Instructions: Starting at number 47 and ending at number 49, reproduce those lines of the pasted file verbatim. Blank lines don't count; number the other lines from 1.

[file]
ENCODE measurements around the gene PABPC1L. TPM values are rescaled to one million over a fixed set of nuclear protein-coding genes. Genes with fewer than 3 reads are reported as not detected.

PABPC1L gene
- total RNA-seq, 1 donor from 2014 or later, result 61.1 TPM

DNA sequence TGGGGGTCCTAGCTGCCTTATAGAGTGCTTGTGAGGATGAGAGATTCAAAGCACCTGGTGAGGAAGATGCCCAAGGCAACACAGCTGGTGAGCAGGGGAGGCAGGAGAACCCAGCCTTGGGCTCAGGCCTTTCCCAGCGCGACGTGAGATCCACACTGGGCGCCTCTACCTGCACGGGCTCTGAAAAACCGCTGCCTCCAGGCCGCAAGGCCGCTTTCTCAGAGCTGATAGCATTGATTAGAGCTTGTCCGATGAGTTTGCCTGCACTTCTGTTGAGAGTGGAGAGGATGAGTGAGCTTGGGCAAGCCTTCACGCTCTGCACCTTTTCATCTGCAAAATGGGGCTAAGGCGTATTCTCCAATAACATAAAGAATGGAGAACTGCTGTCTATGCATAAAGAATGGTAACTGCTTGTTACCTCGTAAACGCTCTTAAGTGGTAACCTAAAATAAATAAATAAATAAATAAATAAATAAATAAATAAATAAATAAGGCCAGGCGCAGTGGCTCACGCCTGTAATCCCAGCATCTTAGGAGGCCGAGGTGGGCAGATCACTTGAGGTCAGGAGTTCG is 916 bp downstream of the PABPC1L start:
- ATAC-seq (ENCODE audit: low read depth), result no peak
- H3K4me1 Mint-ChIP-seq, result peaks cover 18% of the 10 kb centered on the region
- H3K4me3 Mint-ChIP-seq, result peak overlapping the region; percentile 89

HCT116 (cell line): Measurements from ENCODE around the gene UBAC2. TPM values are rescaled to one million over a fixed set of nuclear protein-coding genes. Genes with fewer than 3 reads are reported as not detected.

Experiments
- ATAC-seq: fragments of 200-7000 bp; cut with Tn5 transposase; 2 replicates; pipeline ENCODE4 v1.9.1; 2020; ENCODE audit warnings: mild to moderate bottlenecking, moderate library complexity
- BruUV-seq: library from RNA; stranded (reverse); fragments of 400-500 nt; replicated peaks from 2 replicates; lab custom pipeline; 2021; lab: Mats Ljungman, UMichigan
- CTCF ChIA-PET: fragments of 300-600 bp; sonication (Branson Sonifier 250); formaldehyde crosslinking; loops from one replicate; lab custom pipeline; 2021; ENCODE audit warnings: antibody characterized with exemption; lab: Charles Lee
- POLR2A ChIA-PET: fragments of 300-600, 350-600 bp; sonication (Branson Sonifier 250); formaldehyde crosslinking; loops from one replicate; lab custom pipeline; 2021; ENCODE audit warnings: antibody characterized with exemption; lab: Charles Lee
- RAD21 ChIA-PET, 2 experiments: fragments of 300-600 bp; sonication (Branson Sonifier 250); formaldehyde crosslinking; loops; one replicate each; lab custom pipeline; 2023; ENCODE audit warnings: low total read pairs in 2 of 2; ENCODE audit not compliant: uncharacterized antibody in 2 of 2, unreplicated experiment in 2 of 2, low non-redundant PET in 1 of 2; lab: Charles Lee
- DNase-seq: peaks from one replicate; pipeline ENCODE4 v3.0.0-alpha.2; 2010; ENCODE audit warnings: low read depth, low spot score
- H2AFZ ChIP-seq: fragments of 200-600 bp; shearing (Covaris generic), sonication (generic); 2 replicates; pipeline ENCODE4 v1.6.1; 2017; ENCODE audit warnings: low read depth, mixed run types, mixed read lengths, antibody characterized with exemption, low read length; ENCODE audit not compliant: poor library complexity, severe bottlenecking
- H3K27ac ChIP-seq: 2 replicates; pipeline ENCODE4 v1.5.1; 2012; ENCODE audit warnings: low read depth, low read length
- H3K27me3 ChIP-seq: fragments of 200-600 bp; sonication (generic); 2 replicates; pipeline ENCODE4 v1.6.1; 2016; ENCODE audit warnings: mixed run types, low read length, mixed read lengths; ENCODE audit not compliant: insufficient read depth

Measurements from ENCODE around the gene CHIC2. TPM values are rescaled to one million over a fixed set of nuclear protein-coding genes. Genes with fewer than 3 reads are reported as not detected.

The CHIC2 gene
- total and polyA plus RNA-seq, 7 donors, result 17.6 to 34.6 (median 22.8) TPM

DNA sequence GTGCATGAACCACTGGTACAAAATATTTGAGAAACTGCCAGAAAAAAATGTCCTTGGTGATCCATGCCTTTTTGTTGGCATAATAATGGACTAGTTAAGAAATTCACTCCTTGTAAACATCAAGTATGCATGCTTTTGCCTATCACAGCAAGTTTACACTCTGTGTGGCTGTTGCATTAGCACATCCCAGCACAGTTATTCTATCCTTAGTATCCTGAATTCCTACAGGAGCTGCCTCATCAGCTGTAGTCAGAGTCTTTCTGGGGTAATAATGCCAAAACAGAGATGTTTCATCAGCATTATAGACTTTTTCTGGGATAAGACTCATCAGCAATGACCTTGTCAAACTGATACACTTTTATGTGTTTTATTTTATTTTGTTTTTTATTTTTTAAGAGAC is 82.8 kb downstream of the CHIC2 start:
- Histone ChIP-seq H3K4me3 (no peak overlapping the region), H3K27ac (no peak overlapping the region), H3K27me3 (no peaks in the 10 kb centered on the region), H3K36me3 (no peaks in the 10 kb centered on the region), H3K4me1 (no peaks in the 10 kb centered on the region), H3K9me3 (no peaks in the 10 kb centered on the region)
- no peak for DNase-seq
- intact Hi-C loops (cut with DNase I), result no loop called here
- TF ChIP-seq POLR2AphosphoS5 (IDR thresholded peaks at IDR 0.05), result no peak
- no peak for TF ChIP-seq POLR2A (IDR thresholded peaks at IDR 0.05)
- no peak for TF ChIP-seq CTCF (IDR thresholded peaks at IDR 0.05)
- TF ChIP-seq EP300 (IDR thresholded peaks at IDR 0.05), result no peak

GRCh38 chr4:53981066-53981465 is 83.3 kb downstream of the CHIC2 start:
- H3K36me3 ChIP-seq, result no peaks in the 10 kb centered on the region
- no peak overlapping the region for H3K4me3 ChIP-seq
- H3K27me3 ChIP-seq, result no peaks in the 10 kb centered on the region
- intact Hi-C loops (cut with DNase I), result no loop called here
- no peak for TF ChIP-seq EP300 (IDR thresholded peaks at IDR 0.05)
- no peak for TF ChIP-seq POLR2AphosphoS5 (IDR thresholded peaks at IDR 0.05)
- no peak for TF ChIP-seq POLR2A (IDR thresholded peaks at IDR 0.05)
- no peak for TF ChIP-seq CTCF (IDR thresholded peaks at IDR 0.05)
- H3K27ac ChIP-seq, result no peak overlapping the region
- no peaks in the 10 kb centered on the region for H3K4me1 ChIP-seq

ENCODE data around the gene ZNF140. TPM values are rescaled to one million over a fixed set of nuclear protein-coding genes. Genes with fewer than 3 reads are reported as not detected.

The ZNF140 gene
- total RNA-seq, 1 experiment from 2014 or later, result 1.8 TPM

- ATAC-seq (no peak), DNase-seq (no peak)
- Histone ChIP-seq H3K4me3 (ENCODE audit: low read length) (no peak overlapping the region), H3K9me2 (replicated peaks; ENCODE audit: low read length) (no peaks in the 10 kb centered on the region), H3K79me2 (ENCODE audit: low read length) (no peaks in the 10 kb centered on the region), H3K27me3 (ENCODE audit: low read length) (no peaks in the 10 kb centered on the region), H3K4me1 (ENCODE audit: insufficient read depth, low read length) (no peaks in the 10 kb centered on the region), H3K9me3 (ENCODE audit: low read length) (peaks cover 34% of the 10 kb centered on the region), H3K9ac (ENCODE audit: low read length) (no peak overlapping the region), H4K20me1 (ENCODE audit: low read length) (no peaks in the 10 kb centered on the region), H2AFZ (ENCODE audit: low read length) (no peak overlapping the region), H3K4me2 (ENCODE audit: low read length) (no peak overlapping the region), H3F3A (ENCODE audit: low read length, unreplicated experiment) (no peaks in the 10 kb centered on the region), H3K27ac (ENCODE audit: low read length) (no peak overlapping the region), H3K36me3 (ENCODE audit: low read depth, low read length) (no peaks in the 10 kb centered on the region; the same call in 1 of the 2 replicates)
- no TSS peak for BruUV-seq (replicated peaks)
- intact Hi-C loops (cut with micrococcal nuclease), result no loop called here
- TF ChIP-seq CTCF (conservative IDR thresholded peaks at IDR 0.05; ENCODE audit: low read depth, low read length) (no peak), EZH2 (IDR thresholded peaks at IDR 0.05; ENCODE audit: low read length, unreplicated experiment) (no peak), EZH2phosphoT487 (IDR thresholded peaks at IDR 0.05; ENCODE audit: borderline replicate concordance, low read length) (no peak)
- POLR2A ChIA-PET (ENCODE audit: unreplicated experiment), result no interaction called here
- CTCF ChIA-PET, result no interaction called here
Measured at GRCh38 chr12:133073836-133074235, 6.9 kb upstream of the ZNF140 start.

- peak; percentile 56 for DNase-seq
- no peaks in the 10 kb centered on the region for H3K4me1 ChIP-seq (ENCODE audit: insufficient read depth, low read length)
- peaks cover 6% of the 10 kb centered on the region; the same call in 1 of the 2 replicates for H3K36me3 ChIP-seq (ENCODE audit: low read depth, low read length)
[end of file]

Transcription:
- intact Hi-C loops (cut with micrococcal nuclease), result no loop called here
- TF ChIP-seq CTCF (conservative IDR thresholded peaks at IDR 0.05; ENCODE audit: low read depth, low read length) (no peak), EZH2 (IDR thresholded peaks at IDR 0.05; ENCODE audit: low read length, unreplicated experiment) (no peak), EZH2phosphoT487 (IDR thresholded peaks at IDR 0.05; ENCODE audit: borderline replicate concordance, low read length) (no peak)
- POLR2A ChIA-PET (ENCODE audit: unreplicated experiment), result no interaction called here